Digging into the Stanford-Oregon Outcome

(I started this Sunday but didn’t finish it until today)

Before the football game started yesterday, I was certain that #13 Stanford was going lose to #2 Oregon. I had watched our team go into the Oregon game with high hopes the two previous years and been flustered by their strategy and burned by their speed. Despite promising play from Kevin Hogan, our new quarterback, and solid defense all season, I didn’t see anything to make me feel significantly better about our chances than previous years. I was certain we would lose big. Just as certain as us losing to USC earlier this season.

If you were unaware, I was completely wrong about this as we won in overtime, 17-14. This was one of the best games I have watched, and it has a much larger impact than just adding a win for our team. It changes the possibilities for the national championship game. After then #1 Alabama lost to Texas A&M las week, the remaining three undefeated teams (Oregon, Kansas State, and Notre Dame) became the frontrunners for one of those 2 slots to go to the national championship game and win it all. After ‘Bama lost, there was outcry about the rankings among them since the #3 team presumably would be left out.

That thinking was premature as Oregon lost to us and Kansas State lost to Baylor. Notre Dame slid up to #1, and the championship berth is their’s to lose. More surprisingly, ‘Bama is back at #2, which is a tremendous turnaround from the belief that their dreams were over after the loss to Texas A&M. I’m honestly somewhat disappointed to see a SEC team (‘Bama) back in the championship game because the SEC is an overrated conference, in my opinion. Although they’re the best, I don’t think the PAC-12 gets the respect it deserves in conversation. Still, I shouldn’t get ahead of myself. There are still 2 weeks of games left, and this all is only big news because we made assumptions about how the rest of the games would happen.

Setting aside the national impact, this game was huge for Stanford because it was an upset. Since I had already assumed that Stanford would lose to Oregon, our only shot at Rose Bowl would be a win over UCLA this upcoming week and the good graces of BCS organizers to pick Stanford for the Rose Bowl (in that scenario, Oregon finishes undefeated and goes to the national championship game). Now, we “control our own destiny” and can make it to the Rose Bowl by defeating UCLA this upcoming weekend and then again in the PAC-12 championship game the week after. The season after our star quarterback Andrew Luck left, it’s quite surprising to see us in the hunt again.

It’s been a rough season for Stanford fans, but as my friend George points out, it’s only because we’re extremely fair-weathered fans. 2 games into the season, fans were down about the prospects of the season, despite having won both of those games. We were reenergized after beating USC, then feeling terrible again after losing to Washington. We’re now quite excited after beating Oregon, but a loss soon could lead to a lot of disappointment despite a very good season. This fickleness shows that our fan base is neither strong nor mature. It’s surprising when a now top 10 team can’t fill the stadium. For homecoming.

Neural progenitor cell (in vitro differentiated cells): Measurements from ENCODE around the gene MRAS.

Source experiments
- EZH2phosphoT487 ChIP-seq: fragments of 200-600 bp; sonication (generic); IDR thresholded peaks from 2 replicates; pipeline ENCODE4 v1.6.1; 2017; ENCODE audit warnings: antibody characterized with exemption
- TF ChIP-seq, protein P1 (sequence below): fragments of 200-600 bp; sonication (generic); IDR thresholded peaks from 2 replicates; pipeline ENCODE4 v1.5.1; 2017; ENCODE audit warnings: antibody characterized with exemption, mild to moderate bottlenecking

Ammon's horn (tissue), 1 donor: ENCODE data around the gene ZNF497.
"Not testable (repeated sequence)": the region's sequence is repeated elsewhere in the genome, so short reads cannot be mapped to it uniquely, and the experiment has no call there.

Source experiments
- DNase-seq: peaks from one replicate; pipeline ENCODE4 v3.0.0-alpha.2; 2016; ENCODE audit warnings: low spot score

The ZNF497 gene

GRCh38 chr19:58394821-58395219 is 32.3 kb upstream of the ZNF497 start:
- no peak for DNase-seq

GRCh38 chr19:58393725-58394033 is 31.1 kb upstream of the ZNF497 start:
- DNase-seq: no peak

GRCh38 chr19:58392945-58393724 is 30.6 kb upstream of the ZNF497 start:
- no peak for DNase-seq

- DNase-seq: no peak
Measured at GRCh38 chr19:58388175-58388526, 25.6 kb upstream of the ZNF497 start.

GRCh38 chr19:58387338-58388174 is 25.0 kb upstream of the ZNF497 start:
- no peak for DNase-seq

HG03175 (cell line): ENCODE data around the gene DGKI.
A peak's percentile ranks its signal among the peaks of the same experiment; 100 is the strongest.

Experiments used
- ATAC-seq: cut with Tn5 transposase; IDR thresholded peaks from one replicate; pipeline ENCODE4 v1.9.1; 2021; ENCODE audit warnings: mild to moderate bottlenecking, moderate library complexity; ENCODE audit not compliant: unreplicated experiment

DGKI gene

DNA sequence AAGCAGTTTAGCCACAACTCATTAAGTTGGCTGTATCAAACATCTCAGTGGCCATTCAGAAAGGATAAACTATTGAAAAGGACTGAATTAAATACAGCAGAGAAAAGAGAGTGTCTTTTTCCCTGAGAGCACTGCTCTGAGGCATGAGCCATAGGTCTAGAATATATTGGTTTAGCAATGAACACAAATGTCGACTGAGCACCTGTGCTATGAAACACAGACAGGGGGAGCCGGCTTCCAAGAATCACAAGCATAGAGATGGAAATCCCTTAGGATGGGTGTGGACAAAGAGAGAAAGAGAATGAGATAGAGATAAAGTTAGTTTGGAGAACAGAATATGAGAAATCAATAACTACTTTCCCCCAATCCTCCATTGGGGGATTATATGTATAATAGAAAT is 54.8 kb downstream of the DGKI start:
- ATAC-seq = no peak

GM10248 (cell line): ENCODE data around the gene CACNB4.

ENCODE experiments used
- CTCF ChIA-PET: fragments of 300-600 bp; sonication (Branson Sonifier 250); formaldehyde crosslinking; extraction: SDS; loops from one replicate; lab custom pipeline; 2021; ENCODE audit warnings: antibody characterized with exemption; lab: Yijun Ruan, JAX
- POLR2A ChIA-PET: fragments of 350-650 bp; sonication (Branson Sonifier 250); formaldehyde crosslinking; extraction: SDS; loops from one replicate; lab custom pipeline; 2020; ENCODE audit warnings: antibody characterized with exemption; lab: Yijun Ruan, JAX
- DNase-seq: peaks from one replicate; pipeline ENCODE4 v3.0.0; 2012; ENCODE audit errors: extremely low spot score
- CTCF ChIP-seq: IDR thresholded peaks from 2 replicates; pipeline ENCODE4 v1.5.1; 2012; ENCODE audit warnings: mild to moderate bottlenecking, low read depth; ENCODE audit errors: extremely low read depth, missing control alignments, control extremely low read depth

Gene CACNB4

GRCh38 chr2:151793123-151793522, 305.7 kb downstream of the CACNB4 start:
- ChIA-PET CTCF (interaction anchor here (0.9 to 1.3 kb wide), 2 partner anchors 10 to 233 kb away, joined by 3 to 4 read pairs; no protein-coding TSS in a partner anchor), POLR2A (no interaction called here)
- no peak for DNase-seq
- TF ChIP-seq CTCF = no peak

There are the usual excuses. Stanford excels in athletics, but its students are largely more academically focused. Palo Alto doesn’t have the composition that leads to great devotion to local sports teams. A few years of mediocrity before our recent rise kills a lot of spirit. Being a fan, however, is sticking through all of that and appreciating the results as they come.

Even more narrowly than the team is the best part of the outcome: redemption for our sophomore kicker, Jordan Williamson. Williamson went into the Fiesta Bowl last season 13/16 (81%) on field goals. At the Fiesta Bowl, under the most pressure, he went 0/3, including critical misses at the end that would’ve won us the game. For his final kick, I still had complete faith he would make it since he had been “lights out” all season. He didn’t, and we lost.

Prior to this game, he was 12/20 (60%) this season. For the fans, it has felt far worse, and an unreliable kicker is extremely stressful. It’s even more stressful for the kicker, and given his performance last year, it seemed like he was still carrying the guilt of the Fiesta Bowl loss, and it has costed us a game this season. Still, there’s nothing else I could do as a fan than offer complete support in his ability. In overtime, Williamson lined up for a game-winning field goal, and I knew he would make it. And he did.

Not everyone has forgiven Williamson for the Fiesta Bowl, but I did a long time ago, and that kick demonstrated that he can kick under pressure. In a game-winning situation in one of the toughest stadiums (Autzen Stadium) against the second best team in the country, he delivered, not only for the team, but for himself. Placekickers in football are only placed in often unexpected, but almost always high-pressure situations, and mental preparedness is key. I hope he can carry on and returns to his old form again.

I’m not an athlete, though I played and play many sports. I’m not a face-painting, die-hard fan, but I certainly feel the ups and downs. In some ways, following sports is somewhat pointless: the same things happen year after year, there’s a lot of thought spent on something that doesn’t meaningfully progress the world (at a high level), and it tends to bring out the worst in us. However, sports also show us how assumptions can lead to the wrong places, what the meaning of devotion is, what redemption can mean, and more. Sports are an opportunity for us to face the challenges of real life in a safe environment, and maybe the lessons can help outside the sidelines as well.

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